Cop26 delegates will not need vaccine passports despite Scottish rules

Reports suggest move has angered hospitality bosses in Scotland

Delegates at Cop26 will be asked to take daily lateral flow tests to enter the venue for the UN climate change summit. AFP
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Cop26 delegates will be exempt from the Scottish government’s vaccine passport requirement and will instead be asked to take a lateral flow test each day.

In a move which has said to have angered hospitality bosses, about 30,000 delegates will be allowed to enter the main conference – Scottish Event Campus – and fringe events without showing proof of having had two jabs. Instead, guests will be asked to take a daily lateral flow device test and provide a negative result.

Under a Scottish government scheme launched last Friday, full vaccination against Covid is required to attend events with more than 10,000 people, as well as nightclubs and unseated indoor events with more than 500 attendees.

The introduction of the rule was racked by teething problems as the mobile phone app used to prove inoculation suffered failures. Nicola Sturgeon, Scotland’s first minister, apologised to Scots who were unable to access their records on the app, which led to several venues not asking for proof of jabs over the weekend.

About 30,000 people are expected to the visit the UN climate change conference in Glasgow between October 31 and November 12. The Scotsman newspaper reported that the Scottish Hospitality Group was angered by the vaccine passport exemption for Cop26.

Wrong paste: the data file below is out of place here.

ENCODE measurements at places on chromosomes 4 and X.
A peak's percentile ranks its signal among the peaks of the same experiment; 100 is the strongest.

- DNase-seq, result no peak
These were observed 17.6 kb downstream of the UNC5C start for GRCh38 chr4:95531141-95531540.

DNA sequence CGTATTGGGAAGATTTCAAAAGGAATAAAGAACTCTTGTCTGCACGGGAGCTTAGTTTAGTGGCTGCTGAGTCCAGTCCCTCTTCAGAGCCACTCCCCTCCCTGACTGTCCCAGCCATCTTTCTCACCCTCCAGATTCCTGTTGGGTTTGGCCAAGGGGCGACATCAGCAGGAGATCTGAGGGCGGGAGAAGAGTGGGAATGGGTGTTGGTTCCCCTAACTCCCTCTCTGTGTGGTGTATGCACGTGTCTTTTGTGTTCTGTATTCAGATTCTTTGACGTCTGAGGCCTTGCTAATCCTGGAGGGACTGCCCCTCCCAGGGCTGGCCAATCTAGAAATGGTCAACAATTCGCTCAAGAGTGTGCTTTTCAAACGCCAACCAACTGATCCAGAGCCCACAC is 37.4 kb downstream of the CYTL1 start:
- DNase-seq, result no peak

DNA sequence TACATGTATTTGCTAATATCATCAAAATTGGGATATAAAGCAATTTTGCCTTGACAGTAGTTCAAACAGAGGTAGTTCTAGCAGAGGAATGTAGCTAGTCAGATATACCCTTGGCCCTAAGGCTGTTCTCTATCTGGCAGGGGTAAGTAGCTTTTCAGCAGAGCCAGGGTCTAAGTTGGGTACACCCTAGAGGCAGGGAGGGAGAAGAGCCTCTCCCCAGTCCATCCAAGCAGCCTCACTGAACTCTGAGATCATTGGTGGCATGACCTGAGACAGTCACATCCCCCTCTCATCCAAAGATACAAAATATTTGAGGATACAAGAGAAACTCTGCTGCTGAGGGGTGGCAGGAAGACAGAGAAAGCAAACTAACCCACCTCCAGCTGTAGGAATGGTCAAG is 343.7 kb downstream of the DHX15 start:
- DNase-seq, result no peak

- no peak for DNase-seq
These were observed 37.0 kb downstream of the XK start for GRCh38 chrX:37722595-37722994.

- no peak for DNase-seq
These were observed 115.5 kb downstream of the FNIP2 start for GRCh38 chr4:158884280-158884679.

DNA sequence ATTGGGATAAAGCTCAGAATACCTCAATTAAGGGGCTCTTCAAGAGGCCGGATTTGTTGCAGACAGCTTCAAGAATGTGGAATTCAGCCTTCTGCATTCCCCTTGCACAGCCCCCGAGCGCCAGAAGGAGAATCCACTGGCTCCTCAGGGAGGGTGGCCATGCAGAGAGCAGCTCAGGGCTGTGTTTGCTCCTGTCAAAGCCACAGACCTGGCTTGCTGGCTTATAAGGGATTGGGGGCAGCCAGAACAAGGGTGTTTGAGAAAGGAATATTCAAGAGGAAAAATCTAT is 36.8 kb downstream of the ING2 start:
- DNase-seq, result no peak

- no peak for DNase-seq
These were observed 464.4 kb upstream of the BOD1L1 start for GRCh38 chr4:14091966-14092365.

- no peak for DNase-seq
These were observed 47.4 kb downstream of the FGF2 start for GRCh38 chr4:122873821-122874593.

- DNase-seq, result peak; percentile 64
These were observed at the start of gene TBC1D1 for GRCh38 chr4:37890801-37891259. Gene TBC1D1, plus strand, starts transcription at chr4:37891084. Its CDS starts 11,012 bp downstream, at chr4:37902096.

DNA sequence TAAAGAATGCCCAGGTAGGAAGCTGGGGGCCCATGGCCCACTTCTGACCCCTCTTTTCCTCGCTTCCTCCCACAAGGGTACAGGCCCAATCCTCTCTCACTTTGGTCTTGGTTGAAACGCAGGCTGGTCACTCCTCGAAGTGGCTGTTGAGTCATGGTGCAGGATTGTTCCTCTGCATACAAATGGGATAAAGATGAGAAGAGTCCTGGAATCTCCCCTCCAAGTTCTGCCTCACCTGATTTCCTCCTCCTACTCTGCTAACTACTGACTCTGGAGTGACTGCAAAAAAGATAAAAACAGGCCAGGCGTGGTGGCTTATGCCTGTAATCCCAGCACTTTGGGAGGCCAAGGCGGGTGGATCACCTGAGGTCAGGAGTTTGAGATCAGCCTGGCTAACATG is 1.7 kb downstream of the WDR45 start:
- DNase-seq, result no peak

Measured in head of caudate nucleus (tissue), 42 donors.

Meanwhile, Cop26 President Alok Sharma said the bold climate change warnings put forward by Greta Thunberg should be heeded by world leaders, who should take action to protect the environment.

Mr Sharma, a senior Conservative MP, admitted he felt “really uncomfortable” when he first heard the Swedish activist speak in 2019. But he said this was because the teenager had held a mirror up to his generation and highlighted why they needed to act.

Mr Sharma made the admission during a conversation with Stanley Johnson, father of Britain’s Prime Minister Boris Johnson, at the Conservative Party conference in Manchester.

Ms Thunberg, 18, last month took a dig at Mr Johnson by quoting parts of his speeches on climate change and adding “blah, blah, blah”.

The prime minister’s father referred to himself as “very pro-Greta”, saying: “I thought she did a fantastic job … she’s helped mobilise the young and it’s the young who are going to live through this.”

Turning to Cop26, he then asked Mr Sharma: “What about Greta, can we manage to get Greta somehow?”

Mr Sharma replied: “Last week I was in Milan where we held a youth climate event and we had 400 youth delegates coming together from 200 countries and Greta spoke at this.

“It was the wake-up call for world leaders and the reality is that the decisions that this set of world leaders make is going to impact most on your children and your grandchildren and that’s why we need to get it right.

“Their message at this event was very clear: we need world leaders to walk the walk and not just talk the talk.”

He said: “Greta Thunberg, I first heard her speak at the UN General Assembly in 2019, I was there together with the prime minister and I felt really uncomfortable.

“Not because of Greta speaking, but because of what she was saying – and she was holding a mirror up to my generation, our generation, and that’s why we need Cop26 to be a success.

“We need the biggest emitters – the G20 is responsible for 80 per cent of emissions – to step up to the plate and deliver in Glasgow.”

Updated: November 22, 2021, 9:02 AM